Some kitchen gadgets help while others are a hindrance, trying to solve a problem no one ever had. From smart scales and intelligent ovens to food printers and egg makers, Elaine Burke weighs up the pros and cons.
For me, the kitchen is the perfect place for technology to flourish. Baking is a science, cooking is an artform, and any assistance in getting food cooked and prepared is more than welcome.
However, our desire to have hard-working kitchenware that does every job imaginable means inventions are cooked up to solve problems that no one really has. Yes, we would welcome a self-heating butter knife into our lives with open arms, but a vertical grill to cook a sweating cylinder of eggs is a step too far.
Drop Scale and Drop Kitchen app
Drop Scale is a Bluetooth-enabled kitchen scale and, with the Drop Kitchen app, you can find a recipe and prep it right on top of the scale in your mixing bowl, following step-by-step instructions.
It’s pricey (€100 from the Apple Store), but it’s a beautifully designed piece of kit and the free app’s interface looks just as good to match.
The really clever thing about it, though, is that you can so easily adapt recipes on the fly. Say you only have so much flour left: just pop what you have into your mixing bowl and weigh it up on the scale. The app then calculates the rest of the ingredients to match what you have. It can also help you to substitute ingredients if you’re missing some elements.
The Drop Scale isn’t just for baking, either. There are recipes for burgers, huevos rancheros, dressed warm salad and more waiting to found in the app. And, this being the golden age of food porn, you can share your creations and recipes on your various social networks via the app.
Stirio automatic stirrer
As great as the Drop kit is, you still have to do a lot to get things done, like stirring ingredients.
But wait! You can have an automatic stirrer take care of that while you sit down to watch the Great British Bake Off.
There’s actually a range of automatic stirrers out there, would you believe. Take the Stirio from Unikia, for example.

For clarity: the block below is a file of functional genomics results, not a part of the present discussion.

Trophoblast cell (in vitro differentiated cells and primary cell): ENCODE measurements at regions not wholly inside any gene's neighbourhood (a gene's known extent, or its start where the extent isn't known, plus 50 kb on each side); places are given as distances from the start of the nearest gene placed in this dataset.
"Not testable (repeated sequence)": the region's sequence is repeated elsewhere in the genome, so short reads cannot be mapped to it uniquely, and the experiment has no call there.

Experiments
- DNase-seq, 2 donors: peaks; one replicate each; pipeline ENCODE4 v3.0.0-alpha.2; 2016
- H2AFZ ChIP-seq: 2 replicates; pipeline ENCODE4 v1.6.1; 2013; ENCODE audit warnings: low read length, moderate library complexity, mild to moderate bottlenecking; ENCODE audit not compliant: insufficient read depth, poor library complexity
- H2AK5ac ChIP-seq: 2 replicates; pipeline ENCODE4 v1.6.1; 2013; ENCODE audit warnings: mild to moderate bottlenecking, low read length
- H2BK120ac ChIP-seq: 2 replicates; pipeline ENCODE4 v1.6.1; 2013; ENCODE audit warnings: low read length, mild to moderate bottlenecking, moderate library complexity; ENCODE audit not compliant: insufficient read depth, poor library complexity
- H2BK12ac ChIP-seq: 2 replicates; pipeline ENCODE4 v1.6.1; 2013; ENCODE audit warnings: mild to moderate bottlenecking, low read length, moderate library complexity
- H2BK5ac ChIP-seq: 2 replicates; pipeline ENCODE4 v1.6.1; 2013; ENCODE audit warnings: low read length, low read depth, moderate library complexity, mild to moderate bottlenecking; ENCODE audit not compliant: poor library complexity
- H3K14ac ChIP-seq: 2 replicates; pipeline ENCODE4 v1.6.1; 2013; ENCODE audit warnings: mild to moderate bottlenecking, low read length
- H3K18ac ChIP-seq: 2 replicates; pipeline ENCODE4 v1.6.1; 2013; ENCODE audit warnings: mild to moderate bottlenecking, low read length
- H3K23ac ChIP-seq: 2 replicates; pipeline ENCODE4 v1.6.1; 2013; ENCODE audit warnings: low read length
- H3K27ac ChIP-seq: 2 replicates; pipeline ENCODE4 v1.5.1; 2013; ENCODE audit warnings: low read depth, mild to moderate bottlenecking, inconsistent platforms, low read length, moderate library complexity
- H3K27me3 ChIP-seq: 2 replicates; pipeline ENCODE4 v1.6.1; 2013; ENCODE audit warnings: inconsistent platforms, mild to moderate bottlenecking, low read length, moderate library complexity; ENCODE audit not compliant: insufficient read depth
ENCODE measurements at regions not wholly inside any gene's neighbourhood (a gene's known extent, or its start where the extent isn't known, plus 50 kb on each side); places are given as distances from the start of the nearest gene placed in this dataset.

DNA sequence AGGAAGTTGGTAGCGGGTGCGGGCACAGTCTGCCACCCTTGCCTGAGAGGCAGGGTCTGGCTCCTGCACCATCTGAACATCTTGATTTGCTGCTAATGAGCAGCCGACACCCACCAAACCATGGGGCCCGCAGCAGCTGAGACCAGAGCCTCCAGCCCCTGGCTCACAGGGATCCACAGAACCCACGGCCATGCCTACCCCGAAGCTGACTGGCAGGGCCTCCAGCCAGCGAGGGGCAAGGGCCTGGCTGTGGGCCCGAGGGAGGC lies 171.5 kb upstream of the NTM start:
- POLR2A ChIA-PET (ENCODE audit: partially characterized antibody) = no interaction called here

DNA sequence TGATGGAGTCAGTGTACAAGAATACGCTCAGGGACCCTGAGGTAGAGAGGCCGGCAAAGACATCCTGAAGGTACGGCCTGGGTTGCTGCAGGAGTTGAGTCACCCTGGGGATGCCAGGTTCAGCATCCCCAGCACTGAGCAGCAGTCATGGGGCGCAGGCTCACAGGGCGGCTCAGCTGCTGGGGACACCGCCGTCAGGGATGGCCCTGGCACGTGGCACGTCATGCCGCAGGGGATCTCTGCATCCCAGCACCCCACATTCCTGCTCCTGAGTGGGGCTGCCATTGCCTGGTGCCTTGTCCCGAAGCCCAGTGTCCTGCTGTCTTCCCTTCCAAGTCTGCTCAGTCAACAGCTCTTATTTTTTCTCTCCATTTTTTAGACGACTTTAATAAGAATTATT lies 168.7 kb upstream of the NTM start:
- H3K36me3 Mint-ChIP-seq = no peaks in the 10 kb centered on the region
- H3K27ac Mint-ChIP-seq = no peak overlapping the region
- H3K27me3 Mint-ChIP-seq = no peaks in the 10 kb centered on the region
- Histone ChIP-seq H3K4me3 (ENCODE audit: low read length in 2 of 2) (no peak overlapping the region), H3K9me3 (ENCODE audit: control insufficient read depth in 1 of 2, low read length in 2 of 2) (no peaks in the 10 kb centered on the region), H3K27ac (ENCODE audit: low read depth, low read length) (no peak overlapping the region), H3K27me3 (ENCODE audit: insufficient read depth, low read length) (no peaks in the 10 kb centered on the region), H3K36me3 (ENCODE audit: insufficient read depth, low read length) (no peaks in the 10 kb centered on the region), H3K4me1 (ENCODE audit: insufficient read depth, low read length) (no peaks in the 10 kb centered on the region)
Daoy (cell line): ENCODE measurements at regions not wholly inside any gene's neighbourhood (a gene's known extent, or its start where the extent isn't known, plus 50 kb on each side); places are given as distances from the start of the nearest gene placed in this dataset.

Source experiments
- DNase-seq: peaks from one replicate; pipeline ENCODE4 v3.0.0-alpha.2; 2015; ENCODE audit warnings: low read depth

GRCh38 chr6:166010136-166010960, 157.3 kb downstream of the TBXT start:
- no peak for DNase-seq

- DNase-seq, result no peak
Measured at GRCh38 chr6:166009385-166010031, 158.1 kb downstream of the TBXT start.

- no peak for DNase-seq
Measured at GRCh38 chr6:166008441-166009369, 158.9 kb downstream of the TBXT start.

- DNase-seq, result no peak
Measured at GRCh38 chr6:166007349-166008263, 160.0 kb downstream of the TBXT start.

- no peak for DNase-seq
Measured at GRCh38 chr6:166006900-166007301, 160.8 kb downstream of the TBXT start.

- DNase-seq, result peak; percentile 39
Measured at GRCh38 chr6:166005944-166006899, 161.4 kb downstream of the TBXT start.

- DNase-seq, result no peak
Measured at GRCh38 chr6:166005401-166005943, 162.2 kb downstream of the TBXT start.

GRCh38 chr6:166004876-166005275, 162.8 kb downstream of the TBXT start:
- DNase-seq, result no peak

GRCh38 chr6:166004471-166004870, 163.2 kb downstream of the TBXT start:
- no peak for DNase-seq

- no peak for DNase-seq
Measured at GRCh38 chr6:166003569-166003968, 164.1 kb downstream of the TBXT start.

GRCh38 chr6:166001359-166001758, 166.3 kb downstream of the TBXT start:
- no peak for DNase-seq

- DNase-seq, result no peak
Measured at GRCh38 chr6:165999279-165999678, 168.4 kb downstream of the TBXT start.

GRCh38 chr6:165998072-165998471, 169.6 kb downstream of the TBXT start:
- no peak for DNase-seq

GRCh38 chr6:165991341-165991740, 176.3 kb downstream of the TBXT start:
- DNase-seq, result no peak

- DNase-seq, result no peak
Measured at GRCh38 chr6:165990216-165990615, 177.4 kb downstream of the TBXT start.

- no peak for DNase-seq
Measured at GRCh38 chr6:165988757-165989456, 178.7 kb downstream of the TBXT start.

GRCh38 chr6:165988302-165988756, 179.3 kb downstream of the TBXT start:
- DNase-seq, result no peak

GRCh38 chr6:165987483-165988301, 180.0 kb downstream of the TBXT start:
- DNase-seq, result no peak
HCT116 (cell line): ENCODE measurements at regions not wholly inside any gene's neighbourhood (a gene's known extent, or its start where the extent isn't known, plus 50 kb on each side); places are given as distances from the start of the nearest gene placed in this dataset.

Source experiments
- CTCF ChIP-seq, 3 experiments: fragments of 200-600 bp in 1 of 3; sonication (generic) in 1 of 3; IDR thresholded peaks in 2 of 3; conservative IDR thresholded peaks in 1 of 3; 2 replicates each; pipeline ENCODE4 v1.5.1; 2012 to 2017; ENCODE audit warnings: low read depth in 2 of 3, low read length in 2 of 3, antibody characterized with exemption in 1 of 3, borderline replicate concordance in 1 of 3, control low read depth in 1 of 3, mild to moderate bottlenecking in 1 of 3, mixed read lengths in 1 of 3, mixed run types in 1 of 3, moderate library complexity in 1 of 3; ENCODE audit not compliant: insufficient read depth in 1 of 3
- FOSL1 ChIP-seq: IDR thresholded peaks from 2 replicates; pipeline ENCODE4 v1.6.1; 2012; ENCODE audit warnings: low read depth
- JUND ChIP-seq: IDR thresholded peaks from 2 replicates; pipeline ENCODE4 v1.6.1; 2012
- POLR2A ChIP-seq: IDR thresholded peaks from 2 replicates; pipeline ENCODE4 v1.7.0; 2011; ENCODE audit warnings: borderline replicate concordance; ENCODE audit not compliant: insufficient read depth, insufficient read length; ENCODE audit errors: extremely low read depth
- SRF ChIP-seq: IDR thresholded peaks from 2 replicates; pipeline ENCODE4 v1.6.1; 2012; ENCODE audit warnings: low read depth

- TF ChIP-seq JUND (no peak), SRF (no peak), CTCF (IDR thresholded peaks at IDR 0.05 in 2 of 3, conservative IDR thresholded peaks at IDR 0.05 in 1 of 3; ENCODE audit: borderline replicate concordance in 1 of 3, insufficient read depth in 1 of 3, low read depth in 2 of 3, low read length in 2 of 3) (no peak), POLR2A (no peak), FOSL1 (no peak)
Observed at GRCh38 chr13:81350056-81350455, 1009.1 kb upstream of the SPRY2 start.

Granted, its design is a bit industrial-looking but, if you want to be free from constantly stirring a pot, this motorised gizmo is the thing for it.
The latest version has a quieter motor (because, yes, some of these devices make a bit of a racket) and can adjust to fit any pot between 15 and 25 centimetres wide and 7.5 and 18 centimetres tall.
Everything but the motor can be detached and put in the dishwasher and there’s just the one-speed setting, so it won’t go wild and splash boiling-hot sauce about your kitchen.
On a single charge you’ll get about an hour of stirring – which, if you’re prone to making jams and risottos, would probably be time you’d like back in your life. And it’s probably just those labour-intensive chefs who’ll be willing to shell out the €56.95 to pick up one of these from Arnotts.
Better yet, you could spend your money on an Egg Master, the kitchen solution to a problem no one has!
Egg Master – the world’s worst kitchen gadget
Eggs are great – you can have sunny-side-up fried eggs, lovely fluffy scrambled eggs, perfectly poached eggs… or a sick-looking tube of eggs one Egg Master reviewer described as a “hot sweating mess”.
The Egg Master does have suggestions for recipes that combine eggs with other foodstuffs, but I don’t think if you even paid some foodies the US$25 price tag from Amazon that they would try it.
I, however, have sacrificed my taste buds for science.
The Egg Master looks good as kitchen appliances go, but what comes out of it certainly does not. While the eggs are edible, the unappetising appearance and unholy smell are too much to overcome.